Summer Job Interview Questions For Teens

As the summer season approaches some high school teens are making plans to work. For many, this could be a first job. As you consider where to work and what kind of work you want to do, you should also get your high school resume as well as prepare for your interview. Here are eight interview questions employers ask high school students in interviews. These tips will serve as a guide to help high school teens come up with the best answers in the job interview.

A. The interviewer wants to learn more about your skills, abilities and some of your interests. This response sets the tone for the rest of the interview and it is a good idea to make the answer as brief as possible. A rough rule of thumb is to say something about the recent past, something current and a plan for the future. Here is what one freshman student shared in her interview,

– My family relocated to this region three years ago and I went to XYZ Middle School.

– I am currently a Freshman at ABC High School and I take all honors classes. I am a part of the drama club stage crew and enjoy the theatre and arts.

– My goal is to pursue Theatre Arts in college.

A. Tell the interviewer why you applied for this position. Talk about your skills and your availability, not the employee discount. As a high school student, you can speak to the flexibility that the job offers, the proximity of the job to home or school or that you are saving for something specific like a summer trip, sports camp or your first car.

A. High school teens should speak about after school activities, elective classes taken outside of school or any volunteer work or family obligations you might have. Do not be afraid to talk about activities such as music lessons or band practice.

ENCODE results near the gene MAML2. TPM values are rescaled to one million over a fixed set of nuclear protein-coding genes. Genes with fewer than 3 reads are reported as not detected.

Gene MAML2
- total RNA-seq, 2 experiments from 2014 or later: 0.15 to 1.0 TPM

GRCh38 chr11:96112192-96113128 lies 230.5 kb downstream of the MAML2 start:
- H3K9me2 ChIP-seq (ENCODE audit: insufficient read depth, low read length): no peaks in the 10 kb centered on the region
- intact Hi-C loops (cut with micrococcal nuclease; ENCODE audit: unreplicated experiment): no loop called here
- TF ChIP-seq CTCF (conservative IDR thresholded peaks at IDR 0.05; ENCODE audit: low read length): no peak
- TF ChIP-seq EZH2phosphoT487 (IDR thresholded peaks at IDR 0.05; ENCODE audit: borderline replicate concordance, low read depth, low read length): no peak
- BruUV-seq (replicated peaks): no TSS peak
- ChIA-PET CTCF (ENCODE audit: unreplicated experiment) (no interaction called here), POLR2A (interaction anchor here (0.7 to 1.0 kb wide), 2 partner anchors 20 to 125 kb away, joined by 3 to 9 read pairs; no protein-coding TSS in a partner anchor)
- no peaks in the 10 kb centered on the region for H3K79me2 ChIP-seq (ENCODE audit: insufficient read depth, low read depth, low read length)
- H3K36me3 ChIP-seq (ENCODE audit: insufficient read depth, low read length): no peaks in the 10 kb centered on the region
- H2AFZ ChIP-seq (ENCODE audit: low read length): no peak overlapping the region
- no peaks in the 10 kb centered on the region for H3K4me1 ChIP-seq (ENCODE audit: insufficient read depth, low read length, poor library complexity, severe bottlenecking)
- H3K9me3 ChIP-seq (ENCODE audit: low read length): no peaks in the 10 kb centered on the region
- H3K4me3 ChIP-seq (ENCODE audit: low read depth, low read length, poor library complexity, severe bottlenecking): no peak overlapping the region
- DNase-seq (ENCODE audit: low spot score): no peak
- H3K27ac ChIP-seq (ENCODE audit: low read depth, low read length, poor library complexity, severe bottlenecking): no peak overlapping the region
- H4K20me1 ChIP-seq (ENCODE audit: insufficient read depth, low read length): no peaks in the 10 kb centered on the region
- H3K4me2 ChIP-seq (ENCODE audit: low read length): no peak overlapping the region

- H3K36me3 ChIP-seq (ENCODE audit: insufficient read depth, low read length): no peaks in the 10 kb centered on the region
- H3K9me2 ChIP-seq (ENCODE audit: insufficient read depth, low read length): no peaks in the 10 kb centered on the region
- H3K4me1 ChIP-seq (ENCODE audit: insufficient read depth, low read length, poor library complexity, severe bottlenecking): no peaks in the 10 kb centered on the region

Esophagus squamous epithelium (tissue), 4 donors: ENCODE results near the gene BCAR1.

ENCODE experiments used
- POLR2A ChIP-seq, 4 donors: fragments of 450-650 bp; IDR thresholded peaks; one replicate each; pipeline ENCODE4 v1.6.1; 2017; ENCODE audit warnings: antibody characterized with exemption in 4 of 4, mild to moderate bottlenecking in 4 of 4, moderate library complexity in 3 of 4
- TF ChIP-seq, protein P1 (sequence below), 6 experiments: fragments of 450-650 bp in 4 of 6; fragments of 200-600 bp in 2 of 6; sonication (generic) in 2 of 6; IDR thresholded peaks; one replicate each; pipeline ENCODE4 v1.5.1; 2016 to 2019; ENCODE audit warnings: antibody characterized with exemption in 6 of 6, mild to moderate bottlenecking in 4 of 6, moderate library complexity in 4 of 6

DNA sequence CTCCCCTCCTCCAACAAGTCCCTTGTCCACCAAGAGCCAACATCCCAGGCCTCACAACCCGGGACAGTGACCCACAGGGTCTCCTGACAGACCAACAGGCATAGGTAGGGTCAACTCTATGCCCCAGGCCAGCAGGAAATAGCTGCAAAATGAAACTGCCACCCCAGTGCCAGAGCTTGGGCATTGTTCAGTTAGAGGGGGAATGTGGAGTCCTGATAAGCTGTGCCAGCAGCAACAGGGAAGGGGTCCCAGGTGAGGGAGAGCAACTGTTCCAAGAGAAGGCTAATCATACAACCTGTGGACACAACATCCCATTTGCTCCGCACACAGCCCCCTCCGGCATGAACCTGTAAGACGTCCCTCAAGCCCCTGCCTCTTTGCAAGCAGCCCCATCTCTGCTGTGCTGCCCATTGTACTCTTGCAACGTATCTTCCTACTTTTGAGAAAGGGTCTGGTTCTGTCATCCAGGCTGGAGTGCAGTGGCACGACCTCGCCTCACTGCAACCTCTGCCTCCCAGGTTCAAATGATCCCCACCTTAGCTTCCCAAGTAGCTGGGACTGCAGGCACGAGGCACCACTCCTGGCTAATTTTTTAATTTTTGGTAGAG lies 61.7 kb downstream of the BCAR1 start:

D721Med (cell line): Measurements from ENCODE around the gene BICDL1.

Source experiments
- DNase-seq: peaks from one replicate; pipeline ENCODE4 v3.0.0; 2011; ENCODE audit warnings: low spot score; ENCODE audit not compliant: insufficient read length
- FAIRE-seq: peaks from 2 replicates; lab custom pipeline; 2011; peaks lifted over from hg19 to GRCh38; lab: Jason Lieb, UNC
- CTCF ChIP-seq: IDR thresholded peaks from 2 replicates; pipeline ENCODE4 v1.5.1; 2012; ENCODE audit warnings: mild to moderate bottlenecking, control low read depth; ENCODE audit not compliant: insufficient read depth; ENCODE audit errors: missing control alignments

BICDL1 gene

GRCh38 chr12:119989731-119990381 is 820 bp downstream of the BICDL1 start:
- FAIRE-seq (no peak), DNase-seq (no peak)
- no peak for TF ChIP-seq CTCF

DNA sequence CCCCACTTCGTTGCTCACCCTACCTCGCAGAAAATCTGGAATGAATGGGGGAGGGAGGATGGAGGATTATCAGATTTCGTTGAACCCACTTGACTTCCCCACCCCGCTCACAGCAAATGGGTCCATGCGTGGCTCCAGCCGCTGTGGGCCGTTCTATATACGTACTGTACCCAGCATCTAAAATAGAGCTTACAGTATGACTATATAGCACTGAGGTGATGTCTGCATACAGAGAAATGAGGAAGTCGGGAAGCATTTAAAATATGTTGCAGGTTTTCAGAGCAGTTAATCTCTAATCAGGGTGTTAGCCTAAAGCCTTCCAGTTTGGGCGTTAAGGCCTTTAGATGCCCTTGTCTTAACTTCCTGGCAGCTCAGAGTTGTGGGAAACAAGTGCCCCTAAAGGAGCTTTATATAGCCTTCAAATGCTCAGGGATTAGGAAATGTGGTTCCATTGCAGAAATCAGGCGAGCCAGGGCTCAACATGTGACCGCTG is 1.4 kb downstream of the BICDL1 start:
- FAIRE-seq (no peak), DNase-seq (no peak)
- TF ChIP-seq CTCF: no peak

A. This is a good chance to speak about your good performance in your favorite classes. Speak about teachers who you know would be able to give you a good letters of recommendation.

A. The interviewer wants to learn about you problem solving skills for handling challenges or conflicts. Make sure to give specific examples where you might have had a problem you actually had to solve. Don’t forget to talk about great outcomes.

A. Share your availability to work daily or weekly. If you are looking for a job in retail, do not forget Saturday and Sunday. These might be the days where the employer needs you most.

A. Share information about job skills or accomplishment on the job. Do not speak badly about any prior employers. Keep this part of the interview very positive and upbeat.

A. Here is an opportunity to talk about your job skills, behaviors and achievements and how they could be an asset on your new job.

Interview preparation is really key to interview success!

For extra help, teens can take the job description to the career counseling office at their high school and ask if for assistance. Ask to do a practice interview as well.

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